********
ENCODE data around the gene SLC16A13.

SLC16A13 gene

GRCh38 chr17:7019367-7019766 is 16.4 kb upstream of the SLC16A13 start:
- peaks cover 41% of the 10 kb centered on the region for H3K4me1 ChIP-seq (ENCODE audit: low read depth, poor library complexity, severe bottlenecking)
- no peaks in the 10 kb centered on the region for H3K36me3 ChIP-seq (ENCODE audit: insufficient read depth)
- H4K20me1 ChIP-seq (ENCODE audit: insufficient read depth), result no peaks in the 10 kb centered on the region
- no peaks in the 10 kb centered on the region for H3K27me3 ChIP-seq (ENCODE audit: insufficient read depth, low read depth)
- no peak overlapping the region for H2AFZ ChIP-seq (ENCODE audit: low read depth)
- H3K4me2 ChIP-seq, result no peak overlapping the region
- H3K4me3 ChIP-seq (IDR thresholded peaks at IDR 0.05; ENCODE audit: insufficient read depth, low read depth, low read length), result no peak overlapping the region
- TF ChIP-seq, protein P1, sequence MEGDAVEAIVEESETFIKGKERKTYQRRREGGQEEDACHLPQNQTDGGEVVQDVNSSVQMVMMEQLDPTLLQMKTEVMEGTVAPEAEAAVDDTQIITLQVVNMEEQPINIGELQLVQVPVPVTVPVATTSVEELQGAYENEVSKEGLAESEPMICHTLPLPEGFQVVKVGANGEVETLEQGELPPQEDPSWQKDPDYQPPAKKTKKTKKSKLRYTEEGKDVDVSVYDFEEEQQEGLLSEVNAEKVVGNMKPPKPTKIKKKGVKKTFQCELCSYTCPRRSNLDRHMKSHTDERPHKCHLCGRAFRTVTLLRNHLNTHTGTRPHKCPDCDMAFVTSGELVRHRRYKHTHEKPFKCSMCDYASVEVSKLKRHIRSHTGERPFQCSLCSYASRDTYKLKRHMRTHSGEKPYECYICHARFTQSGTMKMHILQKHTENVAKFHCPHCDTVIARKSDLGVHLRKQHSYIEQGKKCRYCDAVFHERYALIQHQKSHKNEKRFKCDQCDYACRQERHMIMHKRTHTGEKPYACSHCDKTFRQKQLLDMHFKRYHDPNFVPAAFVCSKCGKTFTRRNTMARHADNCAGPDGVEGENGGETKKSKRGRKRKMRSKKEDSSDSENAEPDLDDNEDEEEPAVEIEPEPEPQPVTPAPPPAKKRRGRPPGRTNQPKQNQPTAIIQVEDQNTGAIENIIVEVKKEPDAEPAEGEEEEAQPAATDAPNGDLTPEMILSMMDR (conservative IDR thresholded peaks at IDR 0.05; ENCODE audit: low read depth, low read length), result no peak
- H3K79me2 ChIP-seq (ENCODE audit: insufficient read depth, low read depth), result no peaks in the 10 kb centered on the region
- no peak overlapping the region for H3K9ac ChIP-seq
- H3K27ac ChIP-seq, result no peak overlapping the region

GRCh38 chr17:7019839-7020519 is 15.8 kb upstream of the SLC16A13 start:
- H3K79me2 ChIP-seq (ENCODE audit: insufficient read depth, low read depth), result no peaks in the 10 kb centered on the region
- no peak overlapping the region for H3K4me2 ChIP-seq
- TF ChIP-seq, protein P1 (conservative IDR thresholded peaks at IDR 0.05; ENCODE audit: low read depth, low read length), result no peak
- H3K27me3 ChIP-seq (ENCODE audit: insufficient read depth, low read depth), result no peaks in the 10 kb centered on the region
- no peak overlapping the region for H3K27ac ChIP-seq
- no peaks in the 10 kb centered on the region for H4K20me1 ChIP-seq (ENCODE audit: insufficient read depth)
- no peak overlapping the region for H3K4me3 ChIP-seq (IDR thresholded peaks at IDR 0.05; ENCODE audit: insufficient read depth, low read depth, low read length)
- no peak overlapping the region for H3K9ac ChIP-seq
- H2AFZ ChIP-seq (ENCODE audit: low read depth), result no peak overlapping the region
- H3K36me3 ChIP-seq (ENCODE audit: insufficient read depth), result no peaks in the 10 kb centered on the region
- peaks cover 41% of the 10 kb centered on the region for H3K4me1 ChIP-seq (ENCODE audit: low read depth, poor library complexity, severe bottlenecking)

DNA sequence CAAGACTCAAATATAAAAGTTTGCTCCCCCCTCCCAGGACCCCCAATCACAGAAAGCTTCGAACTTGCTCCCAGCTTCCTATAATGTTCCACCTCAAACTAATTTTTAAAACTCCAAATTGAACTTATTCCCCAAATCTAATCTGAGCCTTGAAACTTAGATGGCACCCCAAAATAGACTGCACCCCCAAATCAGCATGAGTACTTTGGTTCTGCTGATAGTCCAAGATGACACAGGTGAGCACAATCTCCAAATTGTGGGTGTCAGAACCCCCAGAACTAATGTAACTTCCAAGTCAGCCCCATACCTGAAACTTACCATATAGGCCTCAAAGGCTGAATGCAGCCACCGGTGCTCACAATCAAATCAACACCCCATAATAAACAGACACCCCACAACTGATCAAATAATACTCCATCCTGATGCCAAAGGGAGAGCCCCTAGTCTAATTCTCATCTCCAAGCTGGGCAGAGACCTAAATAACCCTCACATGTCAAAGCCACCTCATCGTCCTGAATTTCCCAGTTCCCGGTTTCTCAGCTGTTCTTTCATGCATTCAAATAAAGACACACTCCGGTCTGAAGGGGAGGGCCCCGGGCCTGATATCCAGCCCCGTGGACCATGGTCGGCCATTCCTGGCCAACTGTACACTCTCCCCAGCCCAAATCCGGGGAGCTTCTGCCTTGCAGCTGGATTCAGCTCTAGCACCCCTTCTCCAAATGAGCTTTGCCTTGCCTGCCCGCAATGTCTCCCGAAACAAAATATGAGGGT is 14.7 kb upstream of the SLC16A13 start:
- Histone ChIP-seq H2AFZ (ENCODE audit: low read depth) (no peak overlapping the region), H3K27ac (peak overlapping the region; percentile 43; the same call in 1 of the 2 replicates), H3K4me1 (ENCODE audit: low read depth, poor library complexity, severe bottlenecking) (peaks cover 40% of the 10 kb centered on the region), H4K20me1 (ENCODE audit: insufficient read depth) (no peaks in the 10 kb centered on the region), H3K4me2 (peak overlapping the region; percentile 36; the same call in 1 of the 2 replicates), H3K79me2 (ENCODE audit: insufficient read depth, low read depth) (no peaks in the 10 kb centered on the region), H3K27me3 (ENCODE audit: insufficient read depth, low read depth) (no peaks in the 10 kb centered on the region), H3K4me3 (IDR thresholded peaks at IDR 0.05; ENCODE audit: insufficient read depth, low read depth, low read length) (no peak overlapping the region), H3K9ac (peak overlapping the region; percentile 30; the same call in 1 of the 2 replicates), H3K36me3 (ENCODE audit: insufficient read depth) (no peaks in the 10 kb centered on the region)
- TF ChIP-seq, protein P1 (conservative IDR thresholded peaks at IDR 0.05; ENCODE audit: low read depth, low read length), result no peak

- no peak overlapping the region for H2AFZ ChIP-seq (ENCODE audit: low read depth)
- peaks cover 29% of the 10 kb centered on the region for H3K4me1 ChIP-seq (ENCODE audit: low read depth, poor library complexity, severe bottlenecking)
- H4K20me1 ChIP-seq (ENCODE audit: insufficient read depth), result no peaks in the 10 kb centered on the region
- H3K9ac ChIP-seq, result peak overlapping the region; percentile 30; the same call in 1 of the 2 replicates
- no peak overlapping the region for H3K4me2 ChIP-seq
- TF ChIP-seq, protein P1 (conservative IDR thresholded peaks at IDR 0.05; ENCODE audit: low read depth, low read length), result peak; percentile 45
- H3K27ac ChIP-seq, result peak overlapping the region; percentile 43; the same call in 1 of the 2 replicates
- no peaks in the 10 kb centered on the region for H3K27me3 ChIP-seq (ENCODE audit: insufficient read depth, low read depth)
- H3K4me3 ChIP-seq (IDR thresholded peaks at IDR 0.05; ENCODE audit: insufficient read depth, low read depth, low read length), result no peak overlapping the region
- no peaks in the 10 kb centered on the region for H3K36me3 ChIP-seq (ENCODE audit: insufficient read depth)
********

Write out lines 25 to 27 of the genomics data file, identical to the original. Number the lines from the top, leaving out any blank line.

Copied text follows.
- H3K36me3 ChIP-seq (ENCODE audit: insufficient read depth), result no peaks in the 10 kb centered on the region
- peaks cover 41% of the 10 kb centered on the region for H3K4me1 ChIP-seq (ENCODE audit: low read depth, poor library complexity, severe bottlenecking)

DNA sequence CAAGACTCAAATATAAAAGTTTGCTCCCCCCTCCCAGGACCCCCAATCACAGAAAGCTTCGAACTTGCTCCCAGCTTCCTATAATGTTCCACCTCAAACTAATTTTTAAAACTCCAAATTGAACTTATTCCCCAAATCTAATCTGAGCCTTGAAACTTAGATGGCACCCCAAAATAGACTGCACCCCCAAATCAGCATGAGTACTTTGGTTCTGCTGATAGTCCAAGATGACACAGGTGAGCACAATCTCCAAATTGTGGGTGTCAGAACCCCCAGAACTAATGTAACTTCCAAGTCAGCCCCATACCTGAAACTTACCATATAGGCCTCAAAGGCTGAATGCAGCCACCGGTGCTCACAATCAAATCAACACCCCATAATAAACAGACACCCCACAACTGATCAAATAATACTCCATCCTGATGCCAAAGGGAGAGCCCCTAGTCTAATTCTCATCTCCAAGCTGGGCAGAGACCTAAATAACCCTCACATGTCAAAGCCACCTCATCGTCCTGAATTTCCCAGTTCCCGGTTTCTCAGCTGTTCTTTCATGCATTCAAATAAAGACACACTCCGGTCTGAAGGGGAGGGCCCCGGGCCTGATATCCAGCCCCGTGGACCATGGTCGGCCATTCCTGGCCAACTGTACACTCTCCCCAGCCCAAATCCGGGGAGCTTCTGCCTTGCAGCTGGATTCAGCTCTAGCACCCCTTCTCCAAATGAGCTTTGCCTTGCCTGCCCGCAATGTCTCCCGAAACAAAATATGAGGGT is 14.7 kb upstream of the SLC16A13 start: